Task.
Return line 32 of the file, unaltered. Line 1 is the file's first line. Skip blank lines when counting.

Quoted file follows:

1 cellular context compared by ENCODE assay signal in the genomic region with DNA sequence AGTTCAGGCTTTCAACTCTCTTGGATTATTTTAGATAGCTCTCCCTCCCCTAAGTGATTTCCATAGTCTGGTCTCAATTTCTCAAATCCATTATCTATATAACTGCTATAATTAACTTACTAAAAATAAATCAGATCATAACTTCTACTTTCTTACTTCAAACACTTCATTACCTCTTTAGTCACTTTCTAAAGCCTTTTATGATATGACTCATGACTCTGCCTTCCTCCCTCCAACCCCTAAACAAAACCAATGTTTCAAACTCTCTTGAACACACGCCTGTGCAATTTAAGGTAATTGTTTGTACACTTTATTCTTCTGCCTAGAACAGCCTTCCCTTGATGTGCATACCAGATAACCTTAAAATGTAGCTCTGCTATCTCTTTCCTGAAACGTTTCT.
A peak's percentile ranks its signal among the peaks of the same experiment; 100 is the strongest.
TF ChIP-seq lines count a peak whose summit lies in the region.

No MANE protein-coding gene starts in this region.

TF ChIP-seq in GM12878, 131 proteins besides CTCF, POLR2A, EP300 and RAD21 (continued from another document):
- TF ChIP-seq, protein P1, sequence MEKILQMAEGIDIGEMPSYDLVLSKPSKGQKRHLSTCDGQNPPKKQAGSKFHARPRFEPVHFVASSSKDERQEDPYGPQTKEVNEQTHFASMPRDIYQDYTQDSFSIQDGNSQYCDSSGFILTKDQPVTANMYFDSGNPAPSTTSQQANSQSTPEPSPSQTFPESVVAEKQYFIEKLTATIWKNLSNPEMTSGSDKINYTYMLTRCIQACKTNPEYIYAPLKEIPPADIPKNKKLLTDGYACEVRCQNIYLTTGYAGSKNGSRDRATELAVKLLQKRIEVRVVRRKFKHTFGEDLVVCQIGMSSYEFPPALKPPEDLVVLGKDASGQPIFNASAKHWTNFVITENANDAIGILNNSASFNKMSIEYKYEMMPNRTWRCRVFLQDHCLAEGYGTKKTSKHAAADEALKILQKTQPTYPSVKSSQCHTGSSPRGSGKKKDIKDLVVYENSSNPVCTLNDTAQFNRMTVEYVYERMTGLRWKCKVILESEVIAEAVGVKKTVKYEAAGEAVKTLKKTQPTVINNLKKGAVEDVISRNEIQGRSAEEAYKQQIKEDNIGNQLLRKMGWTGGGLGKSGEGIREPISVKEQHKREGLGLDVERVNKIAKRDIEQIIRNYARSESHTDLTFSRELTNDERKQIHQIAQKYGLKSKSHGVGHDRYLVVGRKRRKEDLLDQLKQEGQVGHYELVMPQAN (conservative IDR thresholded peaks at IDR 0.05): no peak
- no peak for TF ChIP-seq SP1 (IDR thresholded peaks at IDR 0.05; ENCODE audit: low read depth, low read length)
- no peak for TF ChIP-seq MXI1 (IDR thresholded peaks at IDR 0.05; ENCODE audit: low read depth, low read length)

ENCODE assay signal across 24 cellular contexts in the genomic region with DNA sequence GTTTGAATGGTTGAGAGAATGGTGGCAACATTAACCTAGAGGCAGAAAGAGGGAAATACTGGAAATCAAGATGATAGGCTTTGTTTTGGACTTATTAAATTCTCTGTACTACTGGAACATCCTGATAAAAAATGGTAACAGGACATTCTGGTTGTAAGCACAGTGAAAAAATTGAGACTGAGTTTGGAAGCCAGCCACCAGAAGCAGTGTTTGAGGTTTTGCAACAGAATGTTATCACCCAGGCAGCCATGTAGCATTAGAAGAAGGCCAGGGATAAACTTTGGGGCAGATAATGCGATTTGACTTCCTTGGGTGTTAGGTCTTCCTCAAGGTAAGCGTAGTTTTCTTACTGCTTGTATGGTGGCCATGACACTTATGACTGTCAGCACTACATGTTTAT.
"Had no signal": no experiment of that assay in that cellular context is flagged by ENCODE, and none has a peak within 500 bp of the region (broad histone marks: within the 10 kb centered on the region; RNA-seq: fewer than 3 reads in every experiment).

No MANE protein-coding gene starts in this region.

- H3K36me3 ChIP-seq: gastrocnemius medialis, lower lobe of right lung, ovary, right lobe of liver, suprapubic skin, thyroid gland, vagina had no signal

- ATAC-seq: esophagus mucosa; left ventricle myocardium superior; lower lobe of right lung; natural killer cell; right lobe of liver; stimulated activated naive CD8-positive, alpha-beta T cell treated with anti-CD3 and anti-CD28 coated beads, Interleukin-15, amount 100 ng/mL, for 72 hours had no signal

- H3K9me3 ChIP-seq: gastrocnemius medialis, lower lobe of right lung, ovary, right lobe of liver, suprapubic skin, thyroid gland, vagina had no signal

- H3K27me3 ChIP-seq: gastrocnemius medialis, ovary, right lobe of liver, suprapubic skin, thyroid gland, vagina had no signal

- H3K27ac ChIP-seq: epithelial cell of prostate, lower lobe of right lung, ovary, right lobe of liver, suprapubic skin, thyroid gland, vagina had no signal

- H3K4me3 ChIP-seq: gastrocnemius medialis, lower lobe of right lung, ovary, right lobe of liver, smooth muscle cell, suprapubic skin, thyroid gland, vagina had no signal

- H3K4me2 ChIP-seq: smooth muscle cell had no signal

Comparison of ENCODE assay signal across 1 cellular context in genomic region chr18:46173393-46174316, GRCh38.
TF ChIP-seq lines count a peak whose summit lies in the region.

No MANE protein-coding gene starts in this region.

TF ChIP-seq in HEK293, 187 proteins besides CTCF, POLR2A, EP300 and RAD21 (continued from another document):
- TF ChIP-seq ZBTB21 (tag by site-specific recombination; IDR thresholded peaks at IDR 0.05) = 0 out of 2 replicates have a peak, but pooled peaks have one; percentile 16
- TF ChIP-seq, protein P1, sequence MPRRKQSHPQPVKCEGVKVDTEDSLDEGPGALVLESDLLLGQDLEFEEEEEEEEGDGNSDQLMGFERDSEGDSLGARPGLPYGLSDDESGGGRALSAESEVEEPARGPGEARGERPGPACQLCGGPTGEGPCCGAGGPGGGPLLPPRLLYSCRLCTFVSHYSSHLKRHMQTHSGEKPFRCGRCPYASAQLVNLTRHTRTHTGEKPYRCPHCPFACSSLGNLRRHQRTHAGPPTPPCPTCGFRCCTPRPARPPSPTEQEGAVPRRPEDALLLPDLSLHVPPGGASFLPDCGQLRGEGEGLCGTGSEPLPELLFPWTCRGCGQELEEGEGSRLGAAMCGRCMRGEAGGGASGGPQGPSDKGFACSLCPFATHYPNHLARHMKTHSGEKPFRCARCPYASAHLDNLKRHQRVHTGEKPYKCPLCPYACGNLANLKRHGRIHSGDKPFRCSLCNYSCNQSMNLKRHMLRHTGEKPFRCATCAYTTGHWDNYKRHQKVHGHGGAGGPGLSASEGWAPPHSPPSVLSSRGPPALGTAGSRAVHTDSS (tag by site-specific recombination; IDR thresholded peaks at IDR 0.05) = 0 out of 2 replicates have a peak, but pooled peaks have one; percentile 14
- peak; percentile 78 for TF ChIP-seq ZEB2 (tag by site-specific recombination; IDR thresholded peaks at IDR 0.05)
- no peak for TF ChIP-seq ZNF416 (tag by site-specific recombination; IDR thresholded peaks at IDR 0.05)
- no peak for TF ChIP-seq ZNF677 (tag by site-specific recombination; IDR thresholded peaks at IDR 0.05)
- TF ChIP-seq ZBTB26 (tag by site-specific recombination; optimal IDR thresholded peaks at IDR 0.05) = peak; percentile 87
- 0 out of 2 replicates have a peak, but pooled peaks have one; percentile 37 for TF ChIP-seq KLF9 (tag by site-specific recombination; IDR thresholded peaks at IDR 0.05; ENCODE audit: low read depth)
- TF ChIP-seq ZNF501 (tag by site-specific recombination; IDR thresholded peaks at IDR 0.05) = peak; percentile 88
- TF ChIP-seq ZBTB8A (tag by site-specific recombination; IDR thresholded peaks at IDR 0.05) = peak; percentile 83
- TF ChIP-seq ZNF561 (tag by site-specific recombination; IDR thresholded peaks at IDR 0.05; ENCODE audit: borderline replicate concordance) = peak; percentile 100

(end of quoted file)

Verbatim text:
- TF ChIP-seq ZNF561 (tag by site-specific recombination; IDR thresholded peaks at IDR 0.05; ENCODE audit: borderline replicate concordance) = peak; percentile 100